The Handmaid's Tale By Margaret Atwood Critical Essays Women in The Handmaids Tale

Atwood, who is famous for depicting themes of betrayal and treachery through the creation of strong and vulnerable female characters, produces a vivid set of possibilities with the women of The Handmaid's Tale. The interplay between Aunts and Handmaids-to-be creates an intense effort at subjugation and indoctrination. The creators of Gilead show foresight in turning woman against woman, a method similar to Hitler's use of prison trustees for some of the more onerous jobs of his death camps, particularly the placement of victims in ovens and burial details for those mowed down by machine gun fire. Although Offred resists brainwashing, her regular references to Aunt Lydia's tedious, one-dimensional precepts and aphorisms ["Modesty is invisibility"] indicate the success of the program. So thoroughly indoctrinated is Offred that she admits enjoying taunting Janine, a victim of gang rape, and even succumbs to mass hysteria and takes an active role in a public execution. When a Japanese tour group tries to photograph Offred, she obscures her face behind her winged headgear and replies affirmatively to their question, "Are you happy?"

These instances suggest that Offred teeters on the brink of total acquiescence, a fact that haunts and terrifies her. Lacking the tough courage of a rebel, she keeps before her the examples of her mother and of Moira, both capable of razzing the establishment, of subverting authority. Offred lacks Moira's chutzpah, as demonstrated by the dismemberment of the toilet flusher for use as a weapon against Aunt Elizabeth, but Offred does possess a sense of humor that is similar to Moira's, a valuable buffer for some of her stolid moodiness and haunting dreams. Like some adults, Offred is approaching mid-life (roughly the age of Christ at the time of the Crucifixion) when she learns to value her mother's commitment to women's rights. A little like a sorrowful child herself, she looks back at her own daughter and dares hope that the child retains some memory of mother love.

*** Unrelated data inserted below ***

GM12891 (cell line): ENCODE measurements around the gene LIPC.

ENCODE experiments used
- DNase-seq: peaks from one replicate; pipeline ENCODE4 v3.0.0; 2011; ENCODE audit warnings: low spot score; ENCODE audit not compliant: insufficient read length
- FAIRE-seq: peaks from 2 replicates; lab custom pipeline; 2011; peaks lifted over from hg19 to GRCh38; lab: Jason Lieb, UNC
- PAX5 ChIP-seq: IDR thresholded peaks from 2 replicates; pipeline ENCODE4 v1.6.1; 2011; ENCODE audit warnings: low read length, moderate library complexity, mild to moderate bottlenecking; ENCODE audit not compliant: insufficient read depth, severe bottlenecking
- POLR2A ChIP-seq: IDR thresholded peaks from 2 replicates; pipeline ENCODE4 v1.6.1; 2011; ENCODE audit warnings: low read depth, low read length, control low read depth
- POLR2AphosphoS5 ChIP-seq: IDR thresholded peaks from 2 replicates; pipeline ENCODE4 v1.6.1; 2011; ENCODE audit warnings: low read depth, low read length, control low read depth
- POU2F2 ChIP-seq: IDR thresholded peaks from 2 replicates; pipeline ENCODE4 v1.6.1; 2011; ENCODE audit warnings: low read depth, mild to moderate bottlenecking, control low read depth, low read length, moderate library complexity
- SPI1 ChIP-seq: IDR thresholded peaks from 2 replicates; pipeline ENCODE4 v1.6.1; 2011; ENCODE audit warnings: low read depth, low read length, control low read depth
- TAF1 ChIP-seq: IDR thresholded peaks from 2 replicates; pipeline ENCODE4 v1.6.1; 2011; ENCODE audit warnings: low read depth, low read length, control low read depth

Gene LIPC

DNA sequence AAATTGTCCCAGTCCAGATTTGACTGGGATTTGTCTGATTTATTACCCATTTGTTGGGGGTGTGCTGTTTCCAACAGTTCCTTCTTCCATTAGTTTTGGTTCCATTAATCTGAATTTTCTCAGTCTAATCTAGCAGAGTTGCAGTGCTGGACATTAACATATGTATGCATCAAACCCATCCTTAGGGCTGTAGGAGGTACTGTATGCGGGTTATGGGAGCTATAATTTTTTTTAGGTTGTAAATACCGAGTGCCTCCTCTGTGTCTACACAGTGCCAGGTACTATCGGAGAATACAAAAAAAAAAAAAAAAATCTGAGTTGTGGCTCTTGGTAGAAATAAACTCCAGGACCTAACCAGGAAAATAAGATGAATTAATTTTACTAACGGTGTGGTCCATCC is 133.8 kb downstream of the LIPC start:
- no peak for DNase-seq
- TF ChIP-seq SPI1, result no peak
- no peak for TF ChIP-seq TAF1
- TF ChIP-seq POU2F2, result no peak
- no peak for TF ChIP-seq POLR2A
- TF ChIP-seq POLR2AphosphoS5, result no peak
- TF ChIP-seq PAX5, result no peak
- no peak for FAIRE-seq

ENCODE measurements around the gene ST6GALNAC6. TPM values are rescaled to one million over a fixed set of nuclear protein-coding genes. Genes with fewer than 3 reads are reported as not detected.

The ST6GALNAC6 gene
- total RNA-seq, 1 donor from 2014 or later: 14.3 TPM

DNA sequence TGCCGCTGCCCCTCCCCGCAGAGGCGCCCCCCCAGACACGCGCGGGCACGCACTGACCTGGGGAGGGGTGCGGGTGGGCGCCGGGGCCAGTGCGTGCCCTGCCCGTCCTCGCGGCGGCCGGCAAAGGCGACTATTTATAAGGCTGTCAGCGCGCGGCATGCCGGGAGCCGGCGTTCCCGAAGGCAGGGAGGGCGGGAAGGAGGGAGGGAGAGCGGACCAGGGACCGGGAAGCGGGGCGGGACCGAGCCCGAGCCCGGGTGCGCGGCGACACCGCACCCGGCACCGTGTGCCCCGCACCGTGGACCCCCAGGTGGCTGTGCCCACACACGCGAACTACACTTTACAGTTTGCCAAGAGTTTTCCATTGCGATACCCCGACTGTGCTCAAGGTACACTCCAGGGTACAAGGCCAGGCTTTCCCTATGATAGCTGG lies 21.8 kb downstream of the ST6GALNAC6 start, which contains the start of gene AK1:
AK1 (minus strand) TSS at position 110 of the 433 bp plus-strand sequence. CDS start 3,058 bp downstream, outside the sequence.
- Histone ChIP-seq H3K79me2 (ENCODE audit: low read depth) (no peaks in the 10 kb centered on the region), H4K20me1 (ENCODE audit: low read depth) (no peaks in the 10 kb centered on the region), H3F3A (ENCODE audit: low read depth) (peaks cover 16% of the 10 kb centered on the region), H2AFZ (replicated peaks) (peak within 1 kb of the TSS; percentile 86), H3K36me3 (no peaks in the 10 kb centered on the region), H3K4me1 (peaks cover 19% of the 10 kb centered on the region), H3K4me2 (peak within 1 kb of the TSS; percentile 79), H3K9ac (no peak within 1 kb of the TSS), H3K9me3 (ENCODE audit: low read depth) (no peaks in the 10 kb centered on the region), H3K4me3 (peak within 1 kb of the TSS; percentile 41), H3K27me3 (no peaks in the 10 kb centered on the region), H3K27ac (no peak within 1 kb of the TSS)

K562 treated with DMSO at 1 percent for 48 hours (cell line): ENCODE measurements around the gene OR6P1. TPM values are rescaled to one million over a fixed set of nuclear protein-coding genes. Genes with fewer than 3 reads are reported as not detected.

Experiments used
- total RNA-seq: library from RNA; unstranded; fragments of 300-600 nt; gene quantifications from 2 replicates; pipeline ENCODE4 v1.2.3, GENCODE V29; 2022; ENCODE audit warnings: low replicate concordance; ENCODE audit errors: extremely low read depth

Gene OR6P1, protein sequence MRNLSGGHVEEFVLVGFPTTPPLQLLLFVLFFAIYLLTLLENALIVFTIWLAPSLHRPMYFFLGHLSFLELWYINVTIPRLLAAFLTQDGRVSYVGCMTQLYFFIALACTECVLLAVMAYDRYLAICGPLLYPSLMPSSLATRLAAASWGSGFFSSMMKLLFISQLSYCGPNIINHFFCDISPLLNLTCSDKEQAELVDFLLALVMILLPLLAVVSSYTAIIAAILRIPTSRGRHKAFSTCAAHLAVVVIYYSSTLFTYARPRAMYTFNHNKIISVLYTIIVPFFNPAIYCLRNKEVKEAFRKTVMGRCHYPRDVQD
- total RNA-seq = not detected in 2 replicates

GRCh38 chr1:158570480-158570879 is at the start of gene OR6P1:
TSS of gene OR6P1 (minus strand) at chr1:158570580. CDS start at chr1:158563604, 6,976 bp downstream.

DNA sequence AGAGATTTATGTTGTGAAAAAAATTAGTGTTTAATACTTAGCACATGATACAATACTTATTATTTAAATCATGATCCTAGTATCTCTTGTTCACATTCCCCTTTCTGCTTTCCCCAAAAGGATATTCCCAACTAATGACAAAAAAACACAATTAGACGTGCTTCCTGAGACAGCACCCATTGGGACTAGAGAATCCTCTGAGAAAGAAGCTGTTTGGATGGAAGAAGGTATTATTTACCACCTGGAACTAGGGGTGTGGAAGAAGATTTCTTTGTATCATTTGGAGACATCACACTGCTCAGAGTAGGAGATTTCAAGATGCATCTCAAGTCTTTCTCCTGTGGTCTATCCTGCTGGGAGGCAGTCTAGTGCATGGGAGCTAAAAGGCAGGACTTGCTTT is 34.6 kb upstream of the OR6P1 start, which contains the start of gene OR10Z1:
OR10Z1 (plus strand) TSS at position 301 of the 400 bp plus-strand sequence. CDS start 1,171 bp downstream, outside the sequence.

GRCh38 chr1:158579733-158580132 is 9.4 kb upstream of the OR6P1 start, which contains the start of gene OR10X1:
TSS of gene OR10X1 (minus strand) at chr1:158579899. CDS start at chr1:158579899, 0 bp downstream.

Against the large screen on which Offred plays out her servitude are the lesser "Of's" — the first Ofglen, who maintains the dogma of Handmaidenhood during visits to the cemetery and past the Wall; the subsequent Ofglen, who whispers that her predecessor hanged herself; and Ofcharles, the nameless, story-less victim of a Salvaging. A strong "Of" is "Ofwarren," who retains enough of her former personality to be called Janine through most of the novel. A cloyingly complicitous trainee at Red Center, Janine annoys even the iron-spined Aunt Lydia with her ecstasy and cathartic reliving of gang rape. However, Atwood rescues Janine from the stereotype of the sycophant by revealing an early scene of mental derangement, followed by a head-forward, contraction-wracked birthing, and tears for little Angela, the handicapped infant whom she can never claim as her own. In the end, Janine/Ofwarren becomes Ofsomebody else, but her mind ceases to observe rationality. Like a ubiquitous clerk or receptionist, she wishes her Handmaiden sisters to "have a nice day." To Offred, Janine, now "in free fall," is unsalvageable.

Clustered about Janine and the other breeders is the pecking order of Gilead womanhood: Wives, Daughters, Aunts, Marthas, Econowives, and Unwomen. Serena Joy is a composite drawn from Mirabel Morgan, Tammy Faye Baker, and Phyllis Schlafly; she is the true turncoat against women and must live with her futile hope for a return to traditional womanhood. Her own television career curtailed, Serena now suffers the pain of arthritis as her joints, like her compassion, freeze up. Her hands, endlessly turning out geometrically cloned hominids on knitted wool scarves, reach for the effusive flowers that mock her sterility. Like Desdemona in Shakespeare's Othello, Serena associates herself with the willow, a gentle symbol of endless grief. Like Niobe, the weeping non-mother of Greek mythology, Serena has no choice but to support Offred in concubinage to the Commander and surreptitious couplings with Nick if the family is ever to produce a child.

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Atwood’s The Handmaid’s Tale can be classified with Orwell’s 1984, Huxley’s Brave New World, and Burgess’s A Clockwork Orange as




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